Facebook and privacy: On the defensive against class-action suit, research report in Europe

Standing at the corner of Facebook and Privacy, here’s what we see:

First, the world’s largest social network is being sued by a large number of people outside the U.S. and Canada who’ve joined a class-action in Austria: 25,000, with 55,000 more set to join the lawsuit later, according to the Guardian. The suit, brought against Facebook’s headquarters in Dublin, Ireland, accuses the social network of violating European privacy laws in the way it shares user data, and of cooperating with the NSA’s Prism spying program.

Like other Silicon Valley tech companies, Facebook has denied giving the NSA direct access to its users’ information through Prism.

The Europe vs. Facebook effort is spearheaded by Austrian law graduate Max Schrems, who has for years spoken out about Facebook’s privacy practices. This particular action began last year with signups of the plaintiffs who are asking for 500 euros each.

Among the acts the suit claims is unlawful: Facebook’s tracking of Internet users on external websites, such as through “Likes.”

The Vienna court is expected to decide in the next few weeks whether it has the jurisdiction to hear the case, according to the BBC.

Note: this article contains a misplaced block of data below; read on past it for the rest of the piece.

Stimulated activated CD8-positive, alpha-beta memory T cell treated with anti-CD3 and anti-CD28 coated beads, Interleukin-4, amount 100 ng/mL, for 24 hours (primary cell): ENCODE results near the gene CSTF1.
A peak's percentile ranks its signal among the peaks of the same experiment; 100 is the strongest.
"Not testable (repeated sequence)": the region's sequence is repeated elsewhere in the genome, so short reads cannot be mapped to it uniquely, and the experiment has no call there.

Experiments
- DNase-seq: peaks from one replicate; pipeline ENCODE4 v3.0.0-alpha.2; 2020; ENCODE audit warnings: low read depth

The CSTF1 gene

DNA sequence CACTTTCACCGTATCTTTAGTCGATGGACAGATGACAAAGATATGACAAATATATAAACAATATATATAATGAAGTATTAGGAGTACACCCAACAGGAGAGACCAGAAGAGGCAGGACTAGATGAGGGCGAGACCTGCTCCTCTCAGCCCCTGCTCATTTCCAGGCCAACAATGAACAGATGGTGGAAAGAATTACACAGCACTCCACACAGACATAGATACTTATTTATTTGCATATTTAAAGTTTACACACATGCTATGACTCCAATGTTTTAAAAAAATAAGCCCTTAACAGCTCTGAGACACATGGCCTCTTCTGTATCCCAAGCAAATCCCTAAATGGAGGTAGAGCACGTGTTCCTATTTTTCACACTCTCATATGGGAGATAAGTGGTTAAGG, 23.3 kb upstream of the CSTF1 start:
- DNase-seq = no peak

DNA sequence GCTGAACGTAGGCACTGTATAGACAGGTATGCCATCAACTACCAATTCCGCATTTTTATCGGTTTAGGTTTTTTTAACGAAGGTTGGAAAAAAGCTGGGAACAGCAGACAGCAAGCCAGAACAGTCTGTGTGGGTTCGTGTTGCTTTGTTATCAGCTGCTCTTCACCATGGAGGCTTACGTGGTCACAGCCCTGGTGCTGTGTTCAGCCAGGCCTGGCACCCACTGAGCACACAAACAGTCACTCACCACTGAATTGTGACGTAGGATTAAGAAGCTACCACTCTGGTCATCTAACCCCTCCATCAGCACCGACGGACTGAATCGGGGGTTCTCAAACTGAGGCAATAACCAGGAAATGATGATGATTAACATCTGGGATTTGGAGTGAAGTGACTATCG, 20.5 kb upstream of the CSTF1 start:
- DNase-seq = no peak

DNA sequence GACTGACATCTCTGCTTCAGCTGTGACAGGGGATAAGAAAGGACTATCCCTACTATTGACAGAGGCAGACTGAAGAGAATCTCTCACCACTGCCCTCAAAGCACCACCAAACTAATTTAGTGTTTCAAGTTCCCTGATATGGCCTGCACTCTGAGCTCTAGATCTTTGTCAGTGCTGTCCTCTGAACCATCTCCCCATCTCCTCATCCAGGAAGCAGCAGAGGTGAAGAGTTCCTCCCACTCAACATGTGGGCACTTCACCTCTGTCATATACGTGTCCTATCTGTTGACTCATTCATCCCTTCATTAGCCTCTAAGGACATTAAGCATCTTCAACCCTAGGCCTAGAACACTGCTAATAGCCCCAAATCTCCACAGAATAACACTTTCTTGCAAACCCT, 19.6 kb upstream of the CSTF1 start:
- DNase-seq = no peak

Speaking of tracking, the company has admitted that its cookies have tracked Web users who haven’t signed up to use its service, but visited other sites that “integrated certain Facebook technology,” according to the Wall Street Journal. Facebook said it’s a bug that it’s working to fix. The problem was found by researchers who were commissioned by Belgium’s privacy watchdog.

The WSJ writes that the researchers also found: “The company didn’t give people a ‘meaningful choice’ about how their information was collected and used for certain forms of advertising; didn’t meet legal requirements for consent when combining information from services such as Whatsapp and Instagram; and required people to opt out of certain profiling and advertising instead of allowing them to opt in.” Facebook said it complies with all applicable laws and publishes audits by the Irish Data Protection Commissioner.

 

Photo from AFP/Getty Images

 

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